Parents at Encanto had yet to be notified of lead problems as of Tuesday afternoon because San Diego Unified was still working to translate the notice into a few languages.
The district is trying to figure out what is going on with the filters.
Last year, San Diego Unified tested all of its schools for leaded water after elevated levels of lead were found at the shared campus of Emerson-Bandini Elementary School and the San Diego Cooperative Charter School 2 in Mountain View.
By fall, San Diego Unified rolled out what is perhaps the country’s most ambitious plans to protect children from leaded water. It hopes to have no water with lead readings of above one part lead per billion parts water within the next several years.
In a September letter from San Diego Unified’s safety manager to Birney’s principal, the district said there were some buildings and portable classrooms where replacing piping and fixtures would be “overly intrusive and impact teaching & learning,” so filters were being installed instead.
The San Diego Regional Chamber of Commerce and dozens of others, including the chancellor of UC San Diego, the head of the Tourism Authority and heads of local businesses like SeaWorld, Ace Parking, Cravory Cookies and more urge mayors of each San Diego County city to prioritize home-building in a new letter.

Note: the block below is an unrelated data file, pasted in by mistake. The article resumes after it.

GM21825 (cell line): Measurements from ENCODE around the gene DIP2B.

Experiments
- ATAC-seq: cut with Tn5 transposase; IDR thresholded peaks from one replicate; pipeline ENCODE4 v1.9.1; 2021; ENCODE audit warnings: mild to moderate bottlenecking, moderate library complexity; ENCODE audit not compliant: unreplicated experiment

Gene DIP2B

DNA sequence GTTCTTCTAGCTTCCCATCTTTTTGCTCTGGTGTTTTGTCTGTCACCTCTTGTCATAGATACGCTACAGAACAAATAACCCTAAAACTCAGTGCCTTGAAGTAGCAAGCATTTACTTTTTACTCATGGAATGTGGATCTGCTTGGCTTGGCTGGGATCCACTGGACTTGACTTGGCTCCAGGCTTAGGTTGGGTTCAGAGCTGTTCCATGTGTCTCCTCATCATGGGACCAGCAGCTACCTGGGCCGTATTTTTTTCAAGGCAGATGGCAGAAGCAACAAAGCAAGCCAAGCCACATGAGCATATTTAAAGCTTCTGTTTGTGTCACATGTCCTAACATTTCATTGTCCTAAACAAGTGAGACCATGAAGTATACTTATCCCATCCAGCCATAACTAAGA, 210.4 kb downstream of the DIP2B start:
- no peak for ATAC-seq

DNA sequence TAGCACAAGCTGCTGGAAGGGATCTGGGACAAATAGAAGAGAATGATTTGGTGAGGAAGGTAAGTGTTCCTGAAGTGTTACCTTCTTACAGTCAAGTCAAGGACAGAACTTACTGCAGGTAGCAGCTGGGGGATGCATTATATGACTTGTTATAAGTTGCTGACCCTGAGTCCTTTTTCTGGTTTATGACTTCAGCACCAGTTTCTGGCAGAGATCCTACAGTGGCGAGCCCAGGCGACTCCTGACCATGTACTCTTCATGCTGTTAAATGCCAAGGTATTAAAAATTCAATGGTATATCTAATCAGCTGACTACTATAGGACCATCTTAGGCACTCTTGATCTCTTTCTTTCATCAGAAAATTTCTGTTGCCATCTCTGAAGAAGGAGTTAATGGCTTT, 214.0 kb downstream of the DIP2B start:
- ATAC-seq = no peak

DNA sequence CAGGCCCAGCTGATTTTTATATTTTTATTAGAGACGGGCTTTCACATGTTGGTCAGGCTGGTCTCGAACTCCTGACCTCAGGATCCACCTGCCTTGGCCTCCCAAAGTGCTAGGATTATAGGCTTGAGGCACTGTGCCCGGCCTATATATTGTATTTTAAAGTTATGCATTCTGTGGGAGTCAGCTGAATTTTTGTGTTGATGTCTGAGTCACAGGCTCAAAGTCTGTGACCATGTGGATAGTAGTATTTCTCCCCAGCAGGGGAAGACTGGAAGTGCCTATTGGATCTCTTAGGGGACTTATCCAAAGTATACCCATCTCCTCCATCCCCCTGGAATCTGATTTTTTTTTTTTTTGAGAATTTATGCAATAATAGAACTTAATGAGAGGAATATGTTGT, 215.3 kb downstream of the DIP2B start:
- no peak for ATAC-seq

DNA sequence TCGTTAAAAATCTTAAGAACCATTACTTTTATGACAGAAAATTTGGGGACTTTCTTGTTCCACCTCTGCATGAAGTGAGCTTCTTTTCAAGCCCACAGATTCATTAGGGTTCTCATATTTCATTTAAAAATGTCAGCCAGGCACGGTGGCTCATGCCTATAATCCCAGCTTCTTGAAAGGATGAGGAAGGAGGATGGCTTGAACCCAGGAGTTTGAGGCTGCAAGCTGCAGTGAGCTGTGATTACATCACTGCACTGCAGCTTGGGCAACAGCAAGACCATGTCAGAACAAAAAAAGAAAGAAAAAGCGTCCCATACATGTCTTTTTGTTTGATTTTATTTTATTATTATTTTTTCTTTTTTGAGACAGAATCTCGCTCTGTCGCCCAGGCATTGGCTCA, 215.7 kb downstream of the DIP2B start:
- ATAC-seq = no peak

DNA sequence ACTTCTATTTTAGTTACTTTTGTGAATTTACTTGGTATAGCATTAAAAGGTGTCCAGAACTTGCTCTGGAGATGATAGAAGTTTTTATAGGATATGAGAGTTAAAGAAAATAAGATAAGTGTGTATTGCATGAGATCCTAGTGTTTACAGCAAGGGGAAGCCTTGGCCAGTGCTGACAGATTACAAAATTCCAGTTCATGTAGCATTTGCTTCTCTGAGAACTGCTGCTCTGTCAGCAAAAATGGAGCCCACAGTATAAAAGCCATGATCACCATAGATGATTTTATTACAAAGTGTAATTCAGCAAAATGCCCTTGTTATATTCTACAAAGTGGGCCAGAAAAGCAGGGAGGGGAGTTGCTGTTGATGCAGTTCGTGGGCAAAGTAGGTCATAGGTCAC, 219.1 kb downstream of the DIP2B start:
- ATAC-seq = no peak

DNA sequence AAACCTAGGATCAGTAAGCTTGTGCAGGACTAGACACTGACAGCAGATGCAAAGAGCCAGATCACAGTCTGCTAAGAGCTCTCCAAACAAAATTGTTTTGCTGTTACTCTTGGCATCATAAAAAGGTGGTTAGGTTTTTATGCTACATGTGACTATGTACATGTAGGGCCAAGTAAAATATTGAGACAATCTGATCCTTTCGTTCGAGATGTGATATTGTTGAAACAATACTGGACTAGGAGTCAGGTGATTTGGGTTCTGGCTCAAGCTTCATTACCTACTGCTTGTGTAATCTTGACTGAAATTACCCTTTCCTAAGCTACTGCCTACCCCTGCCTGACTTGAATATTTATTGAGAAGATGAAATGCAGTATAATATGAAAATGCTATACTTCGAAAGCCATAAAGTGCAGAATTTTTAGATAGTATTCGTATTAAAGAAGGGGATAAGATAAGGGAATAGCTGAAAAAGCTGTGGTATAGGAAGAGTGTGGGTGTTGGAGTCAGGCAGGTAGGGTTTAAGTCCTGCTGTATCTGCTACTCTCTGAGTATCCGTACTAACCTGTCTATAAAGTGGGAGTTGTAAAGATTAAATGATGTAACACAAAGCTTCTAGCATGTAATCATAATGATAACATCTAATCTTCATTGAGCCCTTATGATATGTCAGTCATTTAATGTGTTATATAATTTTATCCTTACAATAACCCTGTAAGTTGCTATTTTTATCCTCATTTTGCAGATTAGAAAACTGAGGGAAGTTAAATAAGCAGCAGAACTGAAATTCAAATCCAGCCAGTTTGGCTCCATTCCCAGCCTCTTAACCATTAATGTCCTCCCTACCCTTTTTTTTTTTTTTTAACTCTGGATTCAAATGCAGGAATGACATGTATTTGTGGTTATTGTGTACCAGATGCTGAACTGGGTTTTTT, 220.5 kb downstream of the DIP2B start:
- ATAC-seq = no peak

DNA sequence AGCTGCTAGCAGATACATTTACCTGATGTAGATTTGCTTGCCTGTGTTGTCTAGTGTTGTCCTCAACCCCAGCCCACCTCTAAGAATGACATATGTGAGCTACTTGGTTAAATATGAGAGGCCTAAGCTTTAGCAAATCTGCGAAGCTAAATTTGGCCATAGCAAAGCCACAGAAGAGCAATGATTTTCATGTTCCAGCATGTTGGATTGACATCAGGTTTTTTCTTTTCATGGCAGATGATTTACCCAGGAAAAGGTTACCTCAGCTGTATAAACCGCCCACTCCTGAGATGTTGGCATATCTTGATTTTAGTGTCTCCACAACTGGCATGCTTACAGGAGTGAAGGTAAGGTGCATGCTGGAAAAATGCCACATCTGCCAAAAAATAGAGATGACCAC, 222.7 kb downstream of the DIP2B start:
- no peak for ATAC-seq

Though the letter doesn’t single out specific policies or priorities, the business leaders write that local leaders should: “urgently and proactively prioritize home-building in your community to ensure that local businesses can retain their valued employees, and so we may continue to invest in the workforce pipelines of the future.”
A 29-year-old puppeteer is running for the highest office in California, accompanied by a furry handheld companion, a “very green monster” named Cabbage who likes to talk to candidates on video.
Freelancer Randy Dotinga reached out to Green Party candidate Chris Carlson to get the low-down on his high aspirations. And yes, this interview is real.
RD: Why should a puppeteer be the next governor?
CC: I’ve never thought of it that far through. I figured if I told a mental health professional that I intended to win or place they might double down on my prescription.
Good point. But what do you stand for?
I want to represent the Green Party and contribute some environmental voices like Rachel Carson and John Muir.
You refer to yourself as “Güber the Candidate.” What’s that about?
It’s the title of a musical and the name of the candidate’s alter ego character.
When you click on it, your campaign website blares out the words “You’re the problem.” That doesn’t seem very voter-friendly, does it?
No. It’s left over from an earlier piece of the website where I talk about the different addictions that people are my age are developing and the need for us to take agency and personal accountability before asking some Wizard of Oz to address that for us.
I see. Is Cabbage the puppet concerned that you’ll lose the election?
There’s a future for Cabbage.
Like in a fish taco?
Cabbage should be so lucky.